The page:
Satay

    Satay

    3saves
    50min


    1 person made this

    Sate Ayam Madura is one of the classic sates that I grew up with. Sate is a very popular delicacy in Indonesia; Indonesia’s diverse ethnic groups’ culinary arts have produced a wide variety of sates. Often readers asked me why some Indonesian sates/satays don’t use peanut sauce. Actually not all sates use peanut based sauce. In Indonesian term, sate means a dish of marinated, skewered and grilled meats, served with a sauce or no sauce. It may consist of diced or sliced chicken, goat, mutton, beef, pork, fish, tofu or other meats; the more authentic version uses skewers from the midrib of the coconut leaf, although bamboo skewers are often used. A Bali version of sate uses lemongrass as skewers.

    aprilseaprass Riau, Indonesia

    Ingredients
    Serves: 2 

    • 700g boneless and skinless chicken (I prefer thighs)
    • bamboo skewers, soaked in cold water
    • Saté Peanut Sauce:
    • 2 tablespoons cooking oil (I used my homemade chicken oil)
    • 4 red cayenne chillies, seeds discarded
    • 3 onion shallots (5 if you use small shallots), sliced
    • 5 cloves garlic, sliced
    • 1/2 tablespoon terasi (dried shrimp paste)
    • 200g homemade roasted garlic peanuts (see note)
    • 1/2 tablespoon petis udang (dark shrimp paste)
    • 2 tablespoons coconut sugar, or as desired (if you use palm sugar, you may want to reduce the amount)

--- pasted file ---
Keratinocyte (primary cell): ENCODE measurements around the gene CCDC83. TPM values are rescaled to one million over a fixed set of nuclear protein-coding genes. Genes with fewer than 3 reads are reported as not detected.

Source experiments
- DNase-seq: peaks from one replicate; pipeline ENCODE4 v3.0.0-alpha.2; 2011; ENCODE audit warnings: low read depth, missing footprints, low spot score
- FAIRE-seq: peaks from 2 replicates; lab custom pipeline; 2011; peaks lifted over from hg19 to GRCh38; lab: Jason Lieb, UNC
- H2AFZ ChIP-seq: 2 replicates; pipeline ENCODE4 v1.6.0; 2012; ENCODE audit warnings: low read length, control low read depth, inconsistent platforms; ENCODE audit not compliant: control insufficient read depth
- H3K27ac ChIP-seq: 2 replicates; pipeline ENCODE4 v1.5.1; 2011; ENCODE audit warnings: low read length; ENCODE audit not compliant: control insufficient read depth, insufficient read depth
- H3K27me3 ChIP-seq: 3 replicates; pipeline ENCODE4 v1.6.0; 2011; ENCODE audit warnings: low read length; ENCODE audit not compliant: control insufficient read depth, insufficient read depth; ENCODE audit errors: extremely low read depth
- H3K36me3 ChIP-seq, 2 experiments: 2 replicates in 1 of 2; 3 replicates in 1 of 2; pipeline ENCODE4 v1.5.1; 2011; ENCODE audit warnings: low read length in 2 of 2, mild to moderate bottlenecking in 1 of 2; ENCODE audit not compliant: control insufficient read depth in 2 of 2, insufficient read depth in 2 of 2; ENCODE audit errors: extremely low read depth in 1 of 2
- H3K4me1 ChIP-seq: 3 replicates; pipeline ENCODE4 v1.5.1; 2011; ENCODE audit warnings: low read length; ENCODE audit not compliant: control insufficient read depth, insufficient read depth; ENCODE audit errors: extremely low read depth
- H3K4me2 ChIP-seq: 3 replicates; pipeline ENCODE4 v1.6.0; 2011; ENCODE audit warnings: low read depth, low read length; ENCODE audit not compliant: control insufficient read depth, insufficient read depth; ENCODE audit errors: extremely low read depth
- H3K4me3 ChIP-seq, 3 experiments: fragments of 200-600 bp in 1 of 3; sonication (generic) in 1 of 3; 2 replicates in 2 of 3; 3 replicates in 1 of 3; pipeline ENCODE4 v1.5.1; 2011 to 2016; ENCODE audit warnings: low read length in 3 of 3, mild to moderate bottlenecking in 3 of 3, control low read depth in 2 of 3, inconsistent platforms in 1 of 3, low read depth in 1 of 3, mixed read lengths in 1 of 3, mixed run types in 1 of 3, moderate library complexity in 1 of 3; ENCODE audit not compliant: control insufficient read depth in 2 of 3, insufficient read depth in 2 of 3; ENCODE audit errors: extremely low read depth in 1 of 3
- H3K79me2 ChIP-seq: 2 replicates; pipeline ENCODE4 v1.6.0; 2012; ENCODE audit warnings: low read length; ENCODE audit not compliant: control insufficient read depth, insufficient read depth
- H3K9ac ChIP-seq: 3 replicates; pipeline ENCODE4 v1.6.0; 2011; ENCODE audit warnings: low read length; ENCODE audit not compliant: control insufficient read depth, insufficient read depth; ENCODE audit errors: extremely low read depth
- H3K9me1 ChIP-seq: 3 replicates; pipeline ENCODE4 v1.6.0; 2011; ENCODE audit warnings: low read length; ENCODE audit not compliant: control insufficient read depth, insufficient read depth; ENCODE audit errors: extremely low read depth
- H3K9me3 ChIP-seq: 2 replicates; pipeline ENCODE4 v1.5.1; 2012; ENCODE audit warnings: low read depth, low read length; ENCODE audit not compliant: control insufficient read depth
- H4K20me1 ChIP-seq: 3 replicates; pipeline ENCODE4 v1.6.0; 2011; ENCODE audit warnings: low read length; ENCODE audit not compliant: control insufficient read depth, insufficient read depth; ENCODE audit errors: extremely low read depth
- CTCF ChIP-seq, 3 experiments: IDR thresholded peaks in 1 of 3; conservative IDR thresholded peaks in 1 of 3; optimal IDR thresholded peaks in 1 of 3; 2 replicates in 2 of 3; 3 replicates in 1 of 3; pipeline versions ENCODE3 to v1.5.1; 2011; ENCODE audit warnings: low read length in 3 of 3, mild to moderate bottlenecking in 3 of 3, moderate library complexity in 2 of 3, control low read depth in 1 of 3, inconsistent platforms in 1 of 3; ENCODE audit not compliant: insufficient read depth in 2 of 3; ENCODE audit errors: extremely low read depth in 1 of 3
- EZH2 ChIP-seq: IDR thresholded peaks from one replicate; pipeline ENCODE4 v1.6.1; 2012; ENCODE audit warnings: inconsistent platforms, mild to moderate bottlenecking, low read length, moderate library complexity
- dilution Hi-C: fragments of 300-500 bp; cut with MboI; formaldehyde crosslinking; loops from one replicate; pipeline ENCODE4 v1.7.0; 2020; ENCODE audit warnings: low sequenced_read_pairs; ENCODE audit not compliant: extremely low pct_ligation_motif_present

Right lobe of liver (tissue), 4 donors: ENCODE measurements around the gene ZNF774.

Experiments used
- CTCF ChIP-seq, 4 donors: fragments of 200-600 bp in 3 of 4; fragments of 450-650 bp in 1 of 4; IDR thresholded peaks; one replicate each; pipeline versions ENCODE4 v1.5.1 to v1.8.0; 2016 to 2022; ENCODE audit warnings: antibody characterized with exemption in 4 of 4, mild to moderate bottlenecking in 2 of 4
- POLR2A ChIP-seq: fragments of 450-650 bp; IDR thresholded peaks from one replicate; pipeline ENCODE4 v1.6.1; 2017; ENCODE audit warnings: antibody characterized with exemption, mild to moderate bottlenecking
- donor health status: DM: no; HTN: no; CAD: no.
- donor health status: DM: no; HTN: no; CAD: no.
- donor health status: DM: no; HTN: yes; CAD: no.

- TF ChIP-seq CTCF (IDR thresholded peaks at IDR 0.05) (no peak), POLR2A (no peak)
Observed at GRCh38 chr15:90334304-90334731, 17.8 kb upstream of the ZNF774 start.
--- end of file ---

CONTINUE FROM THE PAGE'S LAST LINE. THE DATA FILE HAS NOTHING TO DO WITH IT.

• 1 teaspoon sea salt, or as desired
    • 200ml hot water
    • For basting
    • kecap manis, as needed
    • homemade chicken oil (can use melted margarine)
    • 2 tablespoons freshly squeezed lime juice
    • To serve
    • lontong (rice cake), fresh shallot slices, acar (cucumber pickle), sambal

    Directions
    Preparation:30min  ›  Cook:20min  ›  Ready in:50min 

    1. Rinse the chicken pieces off under cold water and pat dry. Remove fat and skin if necessary.
    2. To make the sauce:

    3. Stir fry cayenne chillies, sliced shallots, garlic and terasi with cooking oil until fragrant.
    4. In a food processor, process stir fry mixture, peanuts, petis udang, coconut sugar and sea salt until smooth.
    5. Transfer the peanut mixture to a pot and add hot water. Cook until a thick mixture forms. Remove from heat and set aside.
    6. Basting sauce 1:

    7. Combine kecap manis and chicken oil (the amounts are up to you) in a bowl.
    8. Basting sauce 2:

    9. On a flat plate, combine 2 tablespoons of the peanut sauce, 1 tablespoon kecap manis and the two tablespoons lime juice.
    10. Cut the chicken meat in 2 x 3cm cubes. Thread 4-5 pieces of chicken onto each skewer, including one piece of fat or skin in the middle. Baste the skewers with the first basting sauce and set aside for 15 minutes.
    11. Cook the chicken on a hot barbecue grill until half done. Transfer the skewers to the plate with the second basting sauce and baste well. Return the chicken to the barbecue and cook until done.
    12. To serve:

    13. To make the final sauce, combine the rest of the peanut sauce with kecap manis and freshly squeezed lime juice to taste. On a plate, place sliced lontong, some sauce, and then the sate. Sprinkle shallot slices over. Serve acar and sambal on the side.

    Tip

    You can use organic crunchy peanut butter instead of homemade roasted garlic peanuts. I sometimes go to the natural product store by my house, buy organic peanuts and grind them there. The store has provided a peanut grinder to make our fresh own peanut butter.

    Petis udang

    If you have a difficulty finding petis udang (dark shrimp paste) just omit it.

    See it on my blog

    indonesiaeats.com

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